This book uses the genre of urban histories to examine aspects of culture, society, and politics in eighteenth-century towns in England. Sweet looks particularly at questions of civic pride and the creation of urban identity. Urban history and antiquarian scholarship were popular pursuits among polite society, and their study offers an unique insight into the cultural history of the period.
Table of Contents
|List of Abbreviations||ix|
|Appendix A: Maps Showing Distribution of Published Urban Histories in England before 1820||285||(3)|
|Appendix B: Occupations of English Urban Historians up to 1825||288||(5)|
|Appendix C: Subscription Lists and the Percentage of Local Subscribers||293||(2)|
|I. English Urban Histories Published up to 1820||295||(15)|
|II. Printed Primary Material to XXX. 1820||310||(14)|
|III. Printed Secondary Sources and Books of Reference Published after 1820||324||(17)|
|V. Unpublished Theses and Papers||347||(4)|
Most Helpful Customer Reviews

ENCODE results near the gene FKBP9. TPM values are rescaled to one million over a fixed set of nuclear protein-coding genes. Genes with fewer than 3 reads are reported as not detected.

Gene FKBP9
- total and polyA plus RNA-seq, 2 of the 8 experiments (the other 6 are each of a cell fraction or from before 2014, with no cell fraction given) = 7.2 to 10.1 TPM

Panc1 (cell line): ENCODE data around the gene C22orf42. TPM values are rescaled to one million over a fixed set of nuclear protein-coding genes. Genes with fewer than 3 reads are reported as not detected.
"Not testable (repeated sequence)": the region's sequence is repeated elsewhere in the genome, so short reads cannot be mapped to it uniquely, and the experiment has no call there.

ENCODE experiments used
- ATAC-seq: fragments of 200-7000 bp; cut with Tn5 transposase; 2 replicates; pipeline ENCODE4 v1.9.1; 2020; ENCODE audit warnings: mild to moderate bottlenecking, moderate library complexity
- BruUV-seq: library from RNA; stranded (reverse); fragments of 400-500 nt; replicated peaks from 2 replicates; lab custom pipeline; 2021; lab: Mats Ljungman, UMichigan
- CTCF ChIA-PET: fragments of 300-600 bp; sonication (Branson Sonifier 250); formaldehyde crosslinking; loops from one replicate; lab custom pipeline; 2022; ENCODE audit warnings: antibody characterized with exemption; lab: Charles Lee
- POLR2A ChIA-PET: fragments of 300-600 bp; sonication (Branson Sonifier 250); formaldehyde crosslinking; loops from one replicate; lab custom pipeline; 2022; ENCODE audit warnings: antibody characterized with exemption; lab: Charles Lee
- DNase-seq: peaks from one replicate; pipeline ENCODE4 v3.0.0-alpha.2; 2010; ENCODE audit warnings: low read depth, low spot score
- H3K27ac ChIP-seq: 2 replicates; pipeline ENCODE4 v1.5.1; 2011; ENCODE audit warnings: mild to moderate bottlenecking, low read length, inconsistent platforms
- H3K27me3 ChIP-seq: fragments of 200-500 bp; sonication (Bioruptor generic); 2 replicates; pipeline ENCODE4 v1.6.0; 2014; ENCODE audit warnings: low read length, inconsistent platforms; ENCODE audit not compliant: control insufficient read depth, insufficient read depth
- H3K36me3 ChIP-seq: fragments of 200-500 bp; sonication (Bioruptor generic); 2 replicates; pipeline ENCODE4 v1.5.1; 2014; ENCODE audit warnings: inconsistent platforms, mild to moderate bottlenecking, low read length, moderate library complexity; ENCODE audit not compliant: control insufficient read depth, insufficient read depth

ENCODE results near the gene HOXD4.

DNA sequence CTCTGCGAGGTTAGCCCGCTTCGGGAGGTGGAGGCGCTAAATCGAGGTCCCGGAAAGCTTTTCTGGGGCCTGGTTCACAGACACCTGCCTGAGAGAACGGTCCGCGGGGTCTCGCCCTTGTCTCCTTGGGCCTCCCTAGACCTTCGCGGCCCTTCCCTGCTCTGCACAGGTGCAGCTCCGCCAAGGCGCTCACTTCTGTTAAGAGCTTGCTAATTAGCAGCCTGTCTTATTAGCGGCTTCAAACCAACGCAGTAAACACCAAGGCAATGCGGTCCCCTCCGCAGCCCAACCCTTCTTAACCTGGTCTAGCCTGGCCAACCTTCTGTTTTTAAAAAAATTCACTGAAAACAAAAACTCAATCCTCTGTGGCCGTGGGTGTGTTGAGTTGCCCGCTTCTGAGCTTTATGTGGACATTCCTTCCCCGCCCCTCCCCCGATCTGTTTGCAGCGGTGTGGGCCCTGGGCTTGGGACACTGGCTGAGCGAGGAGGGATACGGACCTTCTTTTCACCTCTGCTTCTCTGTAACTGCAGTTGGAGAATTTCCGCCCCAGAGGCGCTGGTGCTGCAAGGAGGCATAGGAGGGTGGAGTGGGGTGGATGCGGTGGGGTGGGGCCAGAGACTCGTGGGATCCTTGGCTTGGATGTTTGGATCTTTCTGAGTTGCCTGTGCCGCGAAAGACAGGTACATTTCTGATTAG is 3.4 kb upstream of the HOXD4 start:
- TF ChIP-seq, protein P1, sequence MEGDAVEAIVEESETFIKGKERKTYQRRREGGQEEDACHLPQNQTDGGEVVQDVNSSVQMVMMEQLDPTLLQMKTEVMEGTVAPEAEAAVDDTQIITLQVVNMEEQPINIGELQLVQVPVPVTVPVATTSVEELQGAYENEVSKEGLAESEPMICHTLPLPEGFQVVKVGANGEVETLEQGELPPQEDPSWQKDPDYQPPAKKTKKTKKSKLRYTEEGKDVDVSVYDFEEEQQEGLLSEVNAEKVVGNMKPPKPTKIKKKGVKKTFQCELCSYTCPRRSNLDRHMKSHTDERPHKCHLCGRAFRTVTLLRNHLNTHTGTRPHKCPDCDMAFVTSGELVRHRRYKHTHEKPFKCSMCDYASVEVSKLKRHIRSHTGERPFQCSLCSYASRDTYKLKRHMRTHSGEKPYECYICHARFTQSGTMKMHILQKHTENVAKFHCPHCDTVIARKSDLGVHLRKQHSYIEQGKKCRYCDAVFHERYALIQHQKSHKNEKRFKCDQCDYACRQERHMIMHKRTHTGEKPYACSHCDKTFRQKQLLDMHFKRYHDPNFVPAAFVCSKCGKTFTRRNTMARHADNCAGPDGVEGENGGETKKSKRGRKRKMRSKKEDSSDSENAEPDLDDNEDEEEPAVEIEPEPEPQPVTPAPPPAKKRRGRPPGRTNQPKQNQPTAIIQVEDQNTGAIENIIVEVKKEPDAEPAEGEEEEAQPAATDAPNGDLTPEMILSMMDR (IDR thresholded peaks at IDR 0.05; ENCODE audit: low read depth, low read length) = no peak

Professor Sweet explores the culture, society, and politics of eighteenth-century English towns through the lens of contemporary histories. Using her extensive knowledge of English antiquarians and exemplary research of her sources, Sweet examines civic pride and the creation of urban identity. She acknowledges that these sources were often written to serve a specific purpose beyond the academic; those very sensibilities and their diversity provide the basis for her exploration of the broader values of the authors and their social mileux. A particularly intriguing area of study is Sweet's analysis of the addresses of subscribers to urban histories; she finds that there was a very high variation in the levels of local interest in local publications. Essentially, this is a history of a niche in local history but the conclusions apply much more widely.